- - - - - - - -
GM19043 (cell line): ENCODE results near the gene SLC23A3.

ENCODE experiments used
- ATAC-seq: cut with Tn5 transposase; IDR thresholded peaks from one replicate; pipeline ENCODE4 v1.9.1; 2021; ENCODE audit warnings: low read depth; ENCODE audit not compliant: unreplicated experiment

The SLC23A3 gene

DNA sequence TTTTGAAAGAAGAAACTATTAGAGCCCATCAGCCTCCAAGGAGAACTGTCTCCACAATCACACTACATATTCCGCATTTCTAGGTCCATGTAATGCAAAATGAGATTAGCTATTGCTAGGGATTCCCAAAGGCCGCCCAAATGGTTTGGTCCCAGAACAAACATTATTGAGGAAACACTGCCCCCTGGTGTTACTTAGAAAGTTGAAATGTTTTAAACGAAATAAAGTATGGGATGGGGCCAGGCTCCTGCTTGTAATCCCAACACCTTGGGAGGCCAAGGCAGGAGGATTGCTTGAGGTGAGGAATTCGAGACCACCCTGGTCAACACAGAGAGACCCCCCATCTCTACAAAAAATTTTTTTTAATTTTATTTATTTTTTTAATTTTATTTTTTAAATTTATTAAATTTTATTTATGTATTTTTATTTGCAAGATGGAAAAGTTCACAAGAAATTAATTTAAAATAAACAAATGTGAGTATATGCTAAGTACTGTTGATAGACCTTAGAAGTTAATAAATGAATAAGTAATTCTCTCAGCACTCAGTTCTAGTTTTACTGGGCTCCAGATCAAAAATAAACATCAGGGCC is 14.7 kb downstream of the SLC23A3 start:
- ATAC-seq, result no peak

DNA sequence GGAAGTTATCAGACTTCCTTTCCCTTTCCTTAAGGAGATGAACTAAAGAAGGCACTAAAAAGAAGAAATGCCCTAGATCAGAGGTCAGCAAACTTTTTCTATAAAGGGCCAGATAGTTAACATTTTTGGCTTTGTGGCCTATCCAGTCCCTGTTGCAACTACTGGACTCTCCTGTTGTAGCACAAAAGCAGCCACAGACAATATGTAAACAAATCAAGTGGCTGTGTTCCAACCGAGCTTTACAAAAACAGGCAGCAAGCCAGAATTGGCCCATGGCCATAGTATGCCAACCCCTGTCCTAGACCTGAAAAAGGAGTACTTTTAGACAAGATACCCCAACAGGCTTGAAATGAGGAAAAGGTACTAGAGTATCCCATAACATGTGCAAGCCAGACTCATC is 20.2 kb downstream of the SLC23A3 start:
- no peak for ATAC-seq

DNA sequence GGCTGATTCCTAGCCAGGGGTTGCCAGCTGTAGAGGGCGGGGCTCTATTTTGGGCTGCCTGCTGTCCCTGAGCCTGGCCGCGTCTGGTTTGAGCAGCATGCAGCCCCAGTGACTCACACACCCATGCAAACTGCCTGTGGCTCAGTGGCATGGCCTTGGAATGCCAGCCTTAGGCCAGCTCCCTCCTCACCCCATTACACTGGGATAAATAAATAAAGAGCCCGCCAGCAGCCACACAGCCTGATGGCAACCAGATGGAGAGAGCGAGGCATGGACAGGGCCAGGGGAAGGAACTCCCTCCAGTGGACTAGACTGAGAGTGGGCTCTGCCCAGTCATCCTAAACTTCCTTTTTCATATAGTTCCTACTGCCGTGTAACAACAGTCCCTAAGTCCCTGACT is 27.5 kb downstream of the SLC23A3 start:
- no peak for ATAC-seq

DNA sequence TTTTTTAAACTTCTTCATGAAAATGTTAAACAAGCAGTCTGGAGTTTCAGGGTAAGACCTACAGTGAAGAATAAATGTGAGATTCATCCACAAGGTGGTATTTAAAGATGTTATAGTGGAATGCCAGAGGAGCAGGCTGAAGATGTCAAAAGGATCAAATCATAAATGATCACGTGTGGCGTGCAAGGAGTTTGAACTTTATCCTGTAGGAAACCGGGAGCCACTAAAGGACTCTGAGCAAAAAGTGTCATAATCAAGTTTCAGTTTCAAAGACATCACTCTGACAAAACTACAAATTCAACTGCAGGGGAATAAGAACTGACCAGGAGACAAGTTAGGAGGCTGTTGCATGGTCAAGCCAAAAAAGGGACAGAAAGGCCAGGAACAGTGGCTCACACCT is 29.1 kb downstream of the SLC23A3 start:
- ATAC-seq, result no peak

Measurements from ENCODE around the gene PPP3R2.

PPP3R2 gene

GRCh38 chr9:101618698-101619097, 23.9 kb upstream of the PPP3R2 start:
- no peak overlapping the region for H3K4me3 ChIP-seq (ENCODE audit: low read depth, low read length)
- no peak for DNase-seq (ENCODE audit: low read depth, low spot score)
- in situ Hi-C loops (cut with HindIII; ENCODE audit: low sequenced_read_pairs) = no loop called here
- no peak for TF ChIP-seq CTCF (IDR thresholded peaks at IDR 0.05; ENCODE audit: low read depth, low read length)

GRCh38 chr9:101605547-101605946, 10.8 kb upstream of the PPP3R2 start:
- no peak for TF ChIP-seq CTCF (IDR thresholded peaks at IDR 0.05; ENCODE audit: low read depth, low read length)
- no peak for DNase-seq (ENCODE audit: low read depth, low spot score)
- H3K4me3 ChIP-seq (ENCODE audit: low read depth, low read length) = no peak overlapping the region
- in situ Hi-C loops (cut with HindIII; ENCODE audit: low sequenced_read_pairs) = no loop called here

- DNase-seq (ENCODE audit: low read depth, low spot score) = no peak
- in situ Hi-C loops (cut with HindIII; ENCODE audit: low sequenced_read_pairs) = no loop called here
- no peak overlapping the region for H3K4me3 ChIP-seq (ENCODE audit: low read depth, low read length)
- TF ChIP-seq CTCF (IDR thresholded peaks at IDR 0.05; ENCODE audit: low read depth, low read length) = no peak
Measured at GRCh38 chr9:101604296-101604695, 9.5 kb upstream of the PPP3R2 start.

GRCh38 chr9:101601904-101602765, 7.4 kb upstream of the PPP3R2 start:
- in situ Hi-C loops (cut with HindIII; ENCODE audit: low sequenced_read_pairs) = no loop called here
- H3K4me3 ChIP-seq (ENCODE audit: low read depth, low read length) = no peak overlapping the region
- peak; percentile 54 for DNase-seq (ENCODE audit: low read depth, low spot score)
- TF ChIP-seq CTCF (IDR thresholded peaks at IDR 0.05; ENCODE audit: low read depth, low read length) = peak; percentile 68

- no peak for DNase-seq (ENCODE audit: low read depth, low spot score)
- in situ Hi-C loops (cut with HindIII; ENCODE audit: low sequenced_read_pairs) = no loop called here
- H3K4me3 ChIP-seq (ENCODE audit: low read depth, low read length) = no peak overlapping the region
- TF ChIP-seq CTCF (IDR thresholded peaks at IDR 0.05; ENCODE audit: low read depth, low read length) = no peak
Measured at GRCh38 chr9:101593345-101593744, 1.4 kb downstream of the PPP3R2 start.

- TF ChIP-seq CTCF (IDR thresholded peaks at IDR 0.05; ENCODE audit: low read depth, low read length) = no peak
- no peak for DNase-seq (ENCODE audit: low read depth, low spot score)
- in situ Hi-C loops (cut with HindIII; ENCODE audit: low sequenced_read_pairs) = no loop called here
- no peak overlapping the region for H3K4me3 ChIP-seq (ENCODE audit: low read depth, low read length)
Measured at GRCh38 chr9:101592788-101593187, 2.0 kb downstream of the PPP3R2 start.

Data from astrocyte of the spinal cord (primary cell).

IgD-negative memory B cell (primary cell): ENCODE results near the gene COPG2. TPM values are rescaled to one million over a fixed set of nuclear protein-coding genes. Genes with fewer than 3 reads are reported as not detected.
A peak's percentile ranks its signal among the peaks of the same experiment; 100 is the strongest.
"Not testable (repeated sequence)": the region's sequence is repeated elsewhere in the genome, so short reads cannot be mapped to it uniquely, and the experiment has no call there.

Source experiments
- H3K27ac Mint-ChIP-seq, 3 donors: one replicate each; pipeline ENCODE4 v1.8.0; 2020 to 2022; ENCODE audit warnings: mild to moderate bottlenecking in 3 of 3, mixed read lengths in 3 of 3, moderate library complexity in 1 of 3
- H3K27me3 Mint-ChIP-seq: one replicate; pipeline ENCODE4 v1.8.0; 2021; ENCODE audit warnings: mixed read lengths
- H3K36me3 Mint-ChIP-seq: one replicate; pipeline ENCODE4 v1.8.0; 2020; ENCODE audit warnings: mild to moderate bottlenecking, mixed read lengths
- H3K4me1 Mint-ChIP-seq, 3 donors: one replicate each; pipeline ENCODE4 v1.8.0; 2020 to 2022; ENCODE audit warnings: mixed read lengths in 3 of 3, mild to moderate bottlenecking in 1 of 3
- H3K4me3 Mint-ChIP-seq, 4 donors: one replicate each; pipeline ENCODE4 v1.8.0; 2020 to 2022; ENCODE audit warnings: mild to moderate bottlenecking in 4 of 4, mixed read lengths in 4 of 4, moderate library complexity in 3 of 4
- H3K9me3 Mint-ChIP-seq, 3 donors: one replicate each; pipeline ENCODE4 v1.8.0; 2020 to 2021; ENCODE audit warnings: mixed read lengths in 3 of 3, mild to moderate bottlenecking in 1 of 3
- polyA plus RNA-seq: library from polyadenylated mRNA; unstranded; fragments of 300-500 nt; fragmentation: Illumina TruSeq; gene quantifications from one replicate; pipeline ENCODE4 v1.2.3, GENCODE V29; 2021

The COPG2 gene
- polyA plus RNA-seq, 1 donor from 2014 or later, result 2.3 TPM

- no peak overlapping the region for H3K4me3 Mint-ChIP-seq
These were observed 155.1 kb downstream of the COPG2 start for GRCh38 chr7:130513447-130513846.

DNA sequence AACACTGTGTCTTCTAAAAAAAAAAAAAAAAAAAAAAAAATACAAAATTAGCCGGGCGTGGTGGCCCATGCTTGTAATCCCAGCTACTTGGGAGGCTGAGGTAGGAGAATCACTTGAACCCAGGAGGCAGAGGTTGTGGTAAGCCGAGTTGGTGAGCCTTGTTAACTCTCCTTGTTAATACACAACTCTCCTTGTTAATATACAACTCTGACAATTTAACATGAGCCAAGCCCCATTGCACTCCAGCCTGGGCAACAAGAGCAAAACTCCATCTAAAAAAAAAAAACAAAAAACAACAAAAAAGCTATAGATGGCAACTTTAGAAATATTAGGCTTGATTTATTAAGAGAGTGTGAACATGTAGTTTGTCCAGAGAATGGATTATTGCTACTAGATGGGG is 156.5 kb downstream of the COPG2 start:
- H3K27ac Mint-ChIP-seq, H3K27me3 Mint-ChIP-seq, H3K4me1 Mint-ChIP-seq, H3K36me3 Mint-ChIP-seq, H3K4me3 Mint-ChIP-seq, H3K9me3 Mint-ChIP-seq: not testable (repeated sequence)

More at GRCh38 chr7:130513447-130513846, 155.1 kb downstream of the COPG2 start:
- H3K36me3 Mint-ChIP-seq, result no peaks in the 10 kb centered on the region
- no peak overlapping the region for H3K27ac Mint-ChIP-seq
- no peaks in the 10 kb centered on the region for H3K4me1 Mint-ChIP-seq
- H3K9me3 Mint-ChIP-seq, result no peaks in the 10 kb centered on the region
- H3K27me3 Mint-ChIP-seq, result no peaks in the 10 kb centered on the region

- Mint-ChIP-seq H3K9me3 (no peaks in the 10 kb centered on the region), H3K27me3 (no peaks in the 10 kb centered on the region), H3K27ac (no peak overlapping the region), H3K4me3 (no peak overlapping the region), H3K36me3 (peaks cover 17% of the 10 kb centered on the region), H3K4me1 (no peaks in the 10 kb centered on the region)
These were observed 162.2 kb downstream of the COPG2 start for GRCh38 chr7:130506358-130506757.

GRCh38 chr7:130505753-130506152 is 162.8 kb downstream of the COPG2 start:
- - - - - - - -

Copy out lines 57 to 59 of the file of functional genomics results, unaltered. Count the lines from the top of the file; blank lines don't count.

The COPG2 gene
- polyA plus RNA-seq, 1 donor from 2014 or later, result 2.3 TPM

- no peak overlapping the region for H3K4me3 Mint-ChIP-seq